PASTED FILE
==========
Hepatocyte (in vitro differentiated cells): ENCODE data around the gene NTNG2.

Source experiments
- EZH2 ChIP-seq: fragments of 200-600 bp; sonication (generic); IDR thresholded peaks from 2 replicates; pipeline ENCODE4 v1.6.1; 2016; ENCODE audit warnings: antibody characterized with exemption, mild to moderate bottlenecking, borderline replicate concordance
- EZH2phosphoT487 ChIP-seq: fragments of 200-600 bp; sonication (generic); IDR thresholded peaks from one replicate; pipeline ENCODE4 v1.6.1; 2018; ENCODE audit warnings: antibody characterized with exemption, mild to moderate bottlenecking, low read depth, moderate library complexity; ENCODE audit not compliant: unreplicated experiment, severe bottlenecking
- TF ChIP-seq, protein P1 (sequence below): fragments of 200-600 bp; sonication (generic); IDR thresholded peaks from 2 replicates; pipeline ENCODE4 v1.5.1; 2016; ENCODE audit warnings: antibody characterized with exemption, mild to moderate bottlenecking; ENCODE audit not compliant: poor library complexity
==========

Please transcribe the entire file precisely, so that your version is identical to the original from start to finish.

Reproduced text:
Hepatocyte (in vitro differentiated cells): ENCODE data around the gene NTNG2.

Source experiments
- EZH2 ChIP-seq: fragments of 200-600 bp; sonication (generic); IDR thresholded peaks from 2 replicates; pipeline ENCODE4 v1.6.1; 2016; ENCODE audit warnings: antibody characterized with exemption, mild to moderate bottlenecking, borderline replicate concordance
- EZH2phosphoT487 ChIP-seq: fragments of 200-600 bp; sonication (generic); IDR thresholded peaks from one replicate; pipeline ENCODE4 v1.6.1; 2018; ENCODE audit warnings: antibody characterized with exemption, mild to moderate bottlenecking, low read depth, moderate library complexity; ENCODE audit not compliant: unreplicated experiment, severe bottlenecking
- TF ChIP-seq, protein P1 (sequence below): fragments of 200-600 bp; sonication (generic); IDR thresholded peaks from 2 replicates; pipeline ENCODE4 v1.5.1; 2016; ENCODE audit warnings: antibody characterized with exemption, mild to moderate bottlenecking; ENCODE audit not compliant: poor library complexity